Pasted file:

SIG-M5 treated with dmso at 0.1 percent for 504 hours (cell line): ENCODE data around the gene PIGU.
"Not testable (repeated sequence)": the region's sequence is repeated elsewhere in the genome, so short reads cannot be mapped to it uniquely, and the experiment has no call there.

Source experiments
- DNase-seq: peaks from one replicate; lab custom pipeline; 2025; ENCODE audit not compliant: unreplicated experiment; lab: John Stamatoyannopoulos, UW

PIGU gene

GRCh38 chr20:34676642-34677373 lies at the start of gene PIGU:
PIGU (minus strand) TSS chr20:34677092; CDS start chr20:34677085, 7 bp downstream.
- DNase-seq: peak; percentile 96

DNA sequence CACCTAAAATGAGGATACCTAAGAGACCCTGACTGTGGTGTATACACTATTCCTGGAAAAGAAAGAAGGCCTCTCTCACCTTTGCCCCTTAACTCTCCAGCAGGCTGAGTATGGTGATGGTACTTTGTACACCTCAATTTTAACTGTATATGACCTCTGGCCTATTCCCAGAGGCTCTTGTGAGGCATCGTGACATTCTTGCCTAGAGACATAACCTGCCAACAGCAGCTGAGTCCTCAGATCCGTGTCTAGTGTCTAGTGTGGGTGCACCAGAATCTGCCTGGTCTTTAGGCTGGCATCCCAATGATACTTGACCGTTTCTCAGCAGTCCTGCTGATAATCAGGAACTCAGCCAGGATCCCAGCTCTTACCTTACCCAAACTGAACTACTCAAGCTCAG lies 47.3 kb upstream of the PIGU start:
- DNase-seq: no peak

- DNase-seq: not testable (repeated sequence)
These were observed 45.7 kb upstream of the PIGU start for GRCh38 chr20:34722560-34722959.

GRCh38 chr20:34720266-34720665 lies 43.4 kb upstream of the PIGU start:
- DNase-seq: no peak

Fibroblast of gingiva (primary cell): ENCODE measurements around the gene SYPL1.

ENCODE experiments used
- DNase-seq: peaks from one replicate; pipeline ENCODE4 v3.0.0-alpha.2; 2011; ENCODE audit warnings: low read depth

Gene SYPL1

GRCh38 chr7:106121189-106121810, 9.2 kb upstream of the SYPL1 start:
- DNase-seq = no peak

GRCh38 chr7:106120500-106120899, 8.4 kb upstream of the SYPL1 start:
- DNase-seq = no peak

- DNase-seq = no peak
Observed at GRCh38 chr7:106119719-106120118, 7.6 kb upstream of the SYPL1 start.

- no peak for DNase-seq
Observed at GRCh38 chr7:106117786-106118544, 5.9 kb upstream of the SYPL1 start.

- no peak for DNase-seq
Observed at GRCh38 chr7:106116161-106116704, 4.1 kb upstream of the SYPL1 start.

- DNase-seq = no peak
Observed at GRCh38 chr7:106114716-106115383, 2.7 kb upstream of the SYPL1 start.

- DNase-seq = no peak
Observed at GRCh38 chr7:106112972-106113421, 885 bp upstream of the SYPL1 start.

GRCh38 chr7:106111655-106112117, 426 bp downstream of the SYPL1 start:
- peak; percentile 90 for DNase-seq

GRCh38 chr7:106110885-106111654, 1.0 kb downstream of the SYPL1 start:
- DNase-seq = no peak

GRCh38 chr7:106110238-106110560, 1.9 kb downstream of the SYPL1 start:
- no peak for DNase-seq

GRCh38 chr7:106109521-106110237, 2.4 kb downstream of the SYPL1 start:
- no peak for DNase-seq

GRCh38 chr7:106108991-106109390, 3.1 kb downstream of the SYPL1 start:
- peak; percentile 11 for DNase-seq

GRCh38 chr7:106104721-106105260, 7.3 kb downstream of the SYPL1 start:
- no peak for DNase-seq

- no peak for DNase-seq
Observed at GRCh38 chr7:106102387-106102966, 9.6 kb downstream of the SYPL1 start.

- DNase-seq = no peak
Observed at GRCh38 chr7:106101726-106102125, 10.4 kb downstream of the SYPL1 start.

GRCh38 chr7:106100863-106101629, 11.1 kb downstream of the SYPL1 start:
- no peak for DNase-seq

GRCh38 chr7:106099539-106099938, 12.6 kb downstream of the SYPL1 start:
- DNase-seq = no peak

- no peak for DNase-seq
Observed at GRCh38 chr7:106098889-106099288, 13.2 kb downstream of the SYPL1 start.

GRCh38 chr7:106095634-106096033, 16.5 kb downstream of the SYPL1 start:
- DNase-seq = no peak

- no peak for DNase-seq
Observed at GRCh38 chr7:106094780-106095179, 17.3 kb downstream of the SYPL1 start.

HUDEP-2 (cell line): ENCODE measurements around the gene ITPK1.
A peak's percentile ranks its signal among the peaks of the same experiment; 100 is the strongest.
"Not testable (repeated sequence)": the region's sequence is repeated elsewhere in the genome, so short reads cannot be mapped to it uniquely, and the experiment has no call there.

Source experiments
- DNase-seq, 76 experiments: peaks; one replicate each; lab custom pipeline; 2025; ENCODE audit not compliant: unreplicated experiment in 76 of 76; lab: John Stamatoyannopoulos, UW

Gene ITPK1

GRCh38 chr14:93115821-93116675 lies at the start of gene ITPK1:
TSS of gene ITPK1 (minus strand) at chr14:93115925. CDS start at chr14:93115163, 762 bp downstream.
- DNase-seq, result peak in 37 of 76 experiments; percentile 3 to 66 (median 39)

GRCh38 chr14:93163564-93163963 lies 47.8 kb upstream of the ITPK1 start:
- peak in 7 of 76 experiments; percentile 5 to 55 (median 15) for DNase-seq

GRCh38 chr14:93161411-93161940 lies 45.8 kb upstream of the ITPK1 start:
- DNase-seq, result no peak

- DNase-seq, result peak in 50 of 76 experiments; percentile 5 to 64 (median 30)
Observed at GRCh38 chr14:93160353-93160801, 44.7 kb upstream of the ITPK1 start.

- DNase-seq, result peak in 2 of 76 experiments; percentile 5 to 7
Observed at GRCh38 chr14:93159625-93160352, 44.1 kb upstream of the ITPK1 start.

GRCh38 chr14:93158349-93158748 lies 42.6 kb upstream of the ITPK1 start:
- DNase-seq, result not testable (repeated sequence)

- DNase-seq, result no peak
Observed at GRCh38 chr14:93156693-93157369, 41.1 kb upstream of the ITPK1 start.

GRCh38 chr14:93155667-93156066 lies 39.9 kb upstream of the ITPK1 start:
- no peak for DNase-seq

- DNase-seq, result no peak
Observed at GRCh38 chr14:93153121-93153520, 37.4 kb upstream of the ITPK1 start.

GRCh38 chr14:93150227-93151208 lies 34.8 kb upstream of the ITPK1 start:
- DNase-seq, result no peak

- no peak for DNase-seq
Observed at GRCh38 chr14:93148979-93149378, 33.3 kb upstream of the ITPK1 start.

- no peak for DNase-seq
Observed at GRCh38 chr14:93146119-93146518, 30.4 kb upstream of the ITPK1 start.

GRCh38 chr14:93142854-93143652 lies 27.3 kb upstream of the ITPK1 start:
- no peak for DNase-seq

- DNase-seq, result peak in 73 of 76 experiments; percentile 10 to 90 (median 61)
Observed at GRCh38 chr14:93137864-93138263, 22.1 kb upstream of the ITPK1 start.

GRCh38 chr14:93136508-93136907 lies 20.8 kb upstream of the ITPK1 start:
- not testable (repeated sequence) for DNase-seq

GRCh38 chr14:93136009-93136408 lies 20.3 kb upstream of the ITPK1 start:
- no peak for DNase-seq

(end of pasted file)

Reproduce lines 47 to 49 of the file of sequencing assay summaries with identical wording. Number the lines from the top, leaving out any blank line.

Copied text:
- DNase-seq = no peak
Observed at GRCh38 chr7:106101726-106102125, 10.4 kb downstream of the SYPL1 start.

GRCh38 chr7:106100863-106101629, 11.1 kb downstream of the SYPL1 start: